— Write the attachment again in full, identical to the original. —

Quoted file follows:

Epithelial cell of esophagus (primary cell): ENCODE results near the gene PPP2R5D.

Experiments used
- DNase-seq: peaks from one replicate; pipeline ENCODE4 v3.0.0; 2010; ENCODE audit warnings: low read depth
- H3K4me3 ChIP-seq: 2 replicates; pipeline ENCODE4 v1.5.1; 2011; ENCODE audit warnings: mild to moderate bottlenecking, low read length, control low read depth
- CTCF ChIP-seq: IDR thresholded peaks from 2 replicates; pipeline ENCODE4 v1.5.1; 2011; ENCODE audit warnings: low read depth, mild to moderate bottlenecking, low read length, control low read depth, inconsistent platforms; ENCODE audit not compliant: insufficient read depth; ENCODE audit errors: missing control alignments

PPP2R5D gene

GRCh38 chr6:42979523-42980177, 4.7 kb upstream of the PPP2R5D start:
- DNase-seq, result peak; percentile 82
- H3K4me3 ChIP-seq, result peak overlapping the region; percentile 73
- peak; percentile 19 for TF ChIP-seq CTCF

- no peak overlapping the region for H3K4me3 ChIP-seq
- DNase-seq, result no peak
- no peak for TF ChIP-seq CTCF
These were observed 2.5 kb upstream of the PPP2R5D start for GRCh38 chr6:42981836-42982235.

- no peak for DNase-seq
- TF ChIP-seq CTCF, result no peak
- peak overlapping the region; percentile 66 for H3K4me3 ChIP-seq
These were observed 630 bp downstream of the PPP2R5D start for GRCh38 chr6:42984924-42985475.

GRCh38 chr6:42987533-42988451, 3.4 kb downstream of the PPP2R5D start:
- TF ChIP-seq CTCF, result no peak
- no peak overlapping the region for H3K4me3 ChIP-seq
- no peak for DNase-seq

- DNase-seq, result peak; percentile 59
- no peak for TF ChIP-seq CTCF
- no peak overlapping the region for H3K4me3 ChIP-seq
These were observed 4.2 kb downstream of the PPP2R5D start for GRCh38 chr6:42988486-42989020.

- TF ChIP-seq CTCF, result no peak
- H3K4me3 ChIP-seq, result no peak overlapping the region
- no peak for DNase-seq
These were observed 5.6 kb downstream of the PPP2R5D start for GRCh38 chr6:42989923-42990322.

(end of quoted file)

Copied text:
Epithelial cell of esophagus (primary cell): ENCODE results near the gene PPP2R5D.

Experiments used
- DNase-seq: peaks from one replicate; pipeline ENCODE4 v3.0.0; 2010; ENCODE audit warnings: low read depth
- H3K4me3 ChIP-seq: 2 replicates; pipeline ENCODE4 v1.5.1; 2011; ENCODE audit warnings: mild to moderate bottlenecking, low read length, control low read depth
- CTCF ChIP-seq: IDR thresholded peaks from 2 replicates; pipeline ENCODE4 v1.5.1; 2011; ENCODE audit warnings: low read depth, mild to moderate bottlenecking, low read length, control low read depth, inconsistent platforms; ENCODE audit not compliant: insufficient read depth; ENCODE audit errors: missing control alignments

PPP2R5D gene

GRCh38 chr6:42979523-42980177, 4.7 kb upstream of the PPP2R5D start:
- DNase-seq, result peak; percentile 82
- H3K4me3 ChIP-seq, result peak overlapping the region; percentile 73
- peak; percentile 19 for TF ChIP-seq CTCF

- no peak overlapping the region for H3K4me3 ChIP-seq
- DNase-seq, result no peak
- no peak for TF ChIP-seq CTCF
These were observed 2.5 kb upstream of the PPP2R5D start for GRCh38 chr6:42981836-42982235.

- no peak for DNase-seq
- TF ChIP-seq CTCF, result no peak
- peak overlapping the region; percentile 66 for H3K4me3 ChIP-seq
These were observed 630 bp downstream of the PPP2R5D start for GRCh38 chr6:42984924-42985475.

GRCh38 chr6:42987533-42988451, 3.4 kb downstream of the PPP2R5D start:
- TF ChIP-seq CTCF, result no peak
- no peak overlapping the region for H3K4me3 ChIP-seq
- no peak for DNase-seq

- DNase-seq, result peak; percentile 59
- no peak for TF ChIP-seq CTCF
- no peak overlapping the region for H3K4me3 ChIP-seq
These were observed 4.2 kb downstream of the PPP2R5D start for GRCh38 chr6:42988486-42989020.

- TF ChIP-seq CTCF, result no peak
- H3K4me3 ChIP-seq, result no peak overlapping the region
- no peak for DNase-seq
These were observed 5.6 kb downstream of the PPP2R5D start for GRCh38 chr6:42989923-42990322.